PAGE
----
Tuesday, January 27, 2015

I guess I'm running a Gary Con event after all.

I know I said that I wasn't planning on GMing this year at any of the cons I was visiting, but there is a game that I've been wanting to play for some time and a convention maybe the only place I can find interested players. This year, I'm running an introductory game of The Void, a mixture of dark, claustrophobic hard science fiction and Lovecraftian horror from Wildfire. (Gamers may recognize this as a campaign setting for Traveller, Chthonian Stars.) Here's the description I submitted:

It's almost a bad horror vid cliche: Warden command receives a garbled distress call from some rusted-out freighter sliding down the gravity well from the Kuiper Belt and your ship just happens to be "the closest ship in the sector." Now you've just awoken from A/D sleep after a high-G course correction to intercept the wayward freighter. Your mission: board the ship, find any survivors, and determine if it's just a mechanical problem... or something else. 
"The Void" is the role-playing game where hard science fiction action meets Lovecraftian horror from Wildfire games. This is an introductory game, so all comers are welcome. Pregenerated PCs will be provided. Six-sided dice are required.
I intend to run the game twice: Thursday at 2 PM, and Friday at 4 PM. If this works out, I'll also run it at Gamer Hole Con, and maaaaaybe the Nexus Game Fair if I can get off for that weekend—though I doubt it.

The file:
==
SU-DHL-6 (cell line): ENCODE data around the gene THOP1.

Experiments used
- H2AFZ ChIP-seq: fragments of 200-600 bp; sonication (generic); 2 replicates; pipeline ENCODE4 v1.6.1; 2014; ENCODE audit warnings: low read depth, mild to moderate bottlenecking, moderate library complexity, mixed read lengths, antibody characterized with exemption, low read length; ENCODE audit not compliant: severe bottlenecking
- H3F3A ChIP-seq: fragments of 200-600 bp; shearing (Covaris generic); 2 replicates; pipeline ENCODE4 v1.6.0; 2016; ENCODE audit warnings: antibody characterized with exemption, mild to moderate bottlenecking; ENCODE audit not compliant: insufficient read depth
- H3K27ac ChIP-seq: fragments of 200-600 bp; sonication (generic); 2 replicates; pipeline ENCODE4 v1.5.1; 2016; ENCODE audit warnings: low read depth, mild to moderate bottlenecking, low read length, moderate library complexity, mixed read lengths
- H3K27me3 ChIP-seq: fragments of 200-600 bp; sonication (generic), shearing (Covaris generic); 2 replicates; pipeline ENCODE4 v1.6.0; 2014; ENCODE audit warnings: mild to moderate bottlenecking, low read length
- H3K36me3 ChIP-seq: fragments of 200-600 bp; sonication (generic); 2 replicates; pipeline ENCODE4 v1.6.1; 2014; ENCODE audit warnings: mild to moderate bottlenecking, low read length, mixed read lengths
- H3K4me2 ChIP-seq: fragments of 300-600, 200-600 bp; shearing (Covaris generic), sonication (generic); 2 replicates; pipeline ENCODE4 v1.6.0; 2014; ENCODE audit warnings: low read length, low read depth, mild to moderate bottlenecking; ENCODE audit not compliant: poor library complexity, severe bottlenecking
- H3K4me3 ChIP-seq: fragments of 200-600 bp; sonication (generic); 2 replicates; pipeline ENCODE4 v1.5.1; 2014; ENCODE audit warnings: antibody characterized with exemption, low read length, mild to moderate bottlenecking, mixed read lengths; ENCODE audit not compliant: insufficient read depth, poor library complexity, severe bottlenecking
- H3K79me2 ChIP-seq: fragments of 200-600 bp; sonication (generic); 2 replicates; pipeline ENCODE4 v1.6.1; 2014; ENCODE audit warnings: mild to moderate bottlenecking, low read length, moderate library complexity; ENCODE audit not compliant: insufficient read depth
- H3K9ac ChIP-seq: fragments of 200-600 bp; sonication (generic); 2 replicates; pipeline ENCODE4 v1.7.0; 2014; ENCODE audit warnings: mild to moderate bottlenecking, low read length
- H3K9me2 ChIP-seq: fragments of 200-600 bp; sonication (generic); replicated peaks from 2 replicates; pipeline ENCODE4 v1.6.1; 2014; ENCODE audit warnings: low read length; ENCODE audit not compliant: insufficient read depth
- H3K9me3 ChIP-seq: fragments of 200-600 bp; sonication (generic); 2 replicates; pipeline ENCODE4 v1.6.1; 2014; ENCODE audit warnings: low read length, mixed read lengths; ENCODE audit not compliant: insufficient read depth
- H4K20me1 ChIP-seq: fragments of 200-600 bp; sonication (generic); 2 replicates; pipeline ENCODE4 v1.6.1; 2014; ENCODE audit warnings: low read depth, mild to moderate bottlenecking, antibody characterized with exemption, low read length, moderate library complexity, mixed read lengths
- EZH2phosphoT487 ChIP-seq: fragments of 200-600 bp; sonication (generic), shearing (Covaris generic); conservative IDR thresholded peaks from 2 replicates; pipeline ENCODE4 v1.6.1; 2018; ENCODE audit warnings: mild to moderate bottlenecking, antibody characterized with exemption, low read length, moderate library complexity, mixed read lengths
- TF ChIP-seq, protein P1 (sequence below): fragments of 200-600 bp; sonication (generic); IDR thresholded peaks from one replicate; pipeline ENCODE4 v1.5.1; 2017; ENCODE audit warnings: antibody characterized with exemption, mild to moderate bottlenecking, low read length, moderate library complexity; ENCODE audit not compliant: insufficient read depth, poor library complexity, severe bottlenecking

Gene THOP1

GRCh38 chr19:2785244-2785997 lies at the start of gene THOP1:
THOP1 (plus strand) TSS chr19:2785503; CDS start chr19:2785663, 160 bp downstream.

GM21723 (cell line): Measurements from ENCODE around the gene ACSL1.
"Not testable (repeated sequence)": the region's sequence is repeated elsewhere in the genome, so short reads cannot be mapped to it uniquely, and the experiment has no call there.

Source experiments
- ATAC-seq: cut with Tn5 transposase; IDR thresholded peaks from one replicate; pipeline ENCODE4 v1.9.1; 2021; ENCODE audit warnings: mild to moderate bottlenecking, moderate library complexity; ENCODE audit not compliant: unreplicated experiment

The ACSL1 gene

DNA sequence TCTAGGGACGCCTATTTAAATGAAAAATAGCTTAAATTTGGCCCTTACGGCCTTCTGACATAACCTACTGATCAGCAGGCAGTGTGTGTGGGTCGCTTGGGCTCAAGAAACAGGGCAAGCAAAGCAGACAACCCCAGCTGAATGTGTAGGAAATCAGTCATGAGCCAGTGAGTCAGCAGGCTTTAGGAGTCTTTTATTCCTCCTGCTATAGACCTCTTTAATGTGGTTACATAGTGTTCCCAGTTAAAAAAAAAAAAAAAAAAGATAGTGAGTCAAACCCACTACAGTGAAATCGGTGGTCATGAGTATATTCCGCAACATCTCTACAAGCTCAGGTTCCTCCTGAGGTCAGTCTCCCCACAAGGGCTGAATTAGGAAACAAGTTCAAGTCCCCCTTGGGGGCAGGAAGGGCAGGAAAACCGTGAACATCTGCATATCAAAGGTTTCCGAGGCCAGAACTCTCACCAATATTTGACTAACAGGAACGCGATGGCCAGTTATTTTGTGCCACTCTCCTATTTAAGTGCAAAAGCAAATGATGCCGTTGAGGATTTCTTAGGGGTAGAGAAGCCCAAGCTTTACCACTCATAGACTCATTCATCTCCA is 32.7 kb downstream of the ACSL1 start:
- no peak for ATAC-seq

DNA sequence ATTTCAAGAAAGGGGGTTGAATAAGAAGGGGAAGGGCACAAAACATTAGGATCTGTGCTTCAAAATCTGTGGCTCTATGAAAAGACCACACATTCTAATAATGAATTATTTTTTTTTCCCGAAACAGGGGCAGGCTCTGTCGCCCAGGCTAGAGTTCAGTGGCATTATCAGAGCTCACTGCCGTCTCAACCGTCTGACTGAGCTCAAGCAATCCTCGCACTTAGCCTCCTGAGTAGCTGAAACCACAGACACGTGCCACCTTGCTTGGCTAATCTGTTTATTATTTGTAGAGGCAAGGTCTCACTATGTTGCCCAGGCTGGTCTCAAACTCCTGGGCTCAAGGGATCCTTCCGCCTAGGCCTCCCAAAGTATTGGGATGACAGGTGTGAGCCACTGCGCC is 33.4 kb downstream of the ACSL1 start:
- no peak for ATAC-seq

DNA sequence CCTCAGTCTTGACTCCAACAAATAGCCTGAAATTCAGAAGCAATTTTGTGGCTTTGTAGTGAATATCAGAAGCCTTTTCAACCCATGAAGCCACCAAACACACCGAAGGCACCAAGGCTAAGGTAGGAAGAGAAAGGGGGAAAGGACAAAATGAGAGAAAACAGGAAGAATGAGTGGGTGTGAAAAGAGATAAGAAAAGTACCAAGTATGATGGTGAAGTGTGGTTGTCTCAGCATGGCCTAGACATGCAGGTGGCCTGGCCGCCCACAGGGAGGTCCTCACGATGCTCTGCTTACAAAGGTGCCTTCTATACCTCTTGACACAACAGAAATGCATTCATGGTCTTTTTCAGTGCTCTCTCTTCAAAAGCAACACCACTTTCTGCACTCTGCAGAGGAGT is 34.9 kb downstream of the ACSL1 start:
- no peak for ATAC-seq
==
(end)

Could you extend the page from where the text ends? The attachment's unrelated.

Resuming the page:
So put your mag-boots on, make sure the O2 tank on your EVA suit is charged up, and remember to save the last bullet for yourself.

Friday, January 16, 2015

Coming Soon: The Expanse



There hasn't been a good science fiction TV series since Captain Malcolm Reynolds and his band of merry malcontents flew off into the sun after 14 episodes, and before that, Babylon 5. The various regurgitations of the Trek Franchise got boring after a while, as did the 87 seasons of Stargate SG-1. I never liked any of the surreal "mind fuck" series like The X FilesLost, Heroes, or Fringe. Ronald Moore's rehash of Battlestar Galactica (Or as it call it "Lost... In Space!" Get it?) left me cold after the first season as it tried to be more symbolic and navel-gazing than entertaining. It's not that I don't think that sci-fi shouldn't deal with "BIG" issues, it's just that Hollywood ends up pandering to the lowest common denominator and ends up running back to ideas and conclusions that are safe and comfortable for your average American mass-entertainment-consuming dullard. (e.g. Prometheus. What should have been nihilistic horror gets mired in optimistic religious bullshit and spiritualistic bollocks. Then again, what do you expect from Damon Lindelof?)

That said, it looks like SyFy, in its recent effort to finally put add some actual science fiction to its repertoire of ghost hunting shows ("WHAT WAS THAT! WHAT WAS THAT!") and professional wrestling, are producing The Expanse, a 10-episode micro-series based on James S.A. Corey's series of novels. If you haven't read the series, do so starting with Leviathan Wakes! It's one part Firefly (i.e. ragtag spaceship crew of misfits), one part Game of Thrones (i.e. political machinations and conspiracy), with soupcon of The Walking Dead and a pinch of H.P. Lovecraft (i.e. body horror and ancient alien "Things-That-Man-Was-Not-Meant-To-Know").

 Finally! A return to the TV space opera in all it's glory! Pew pew pew pew...

Tuesday, January 13, 2015

My 2015 Convention Schedule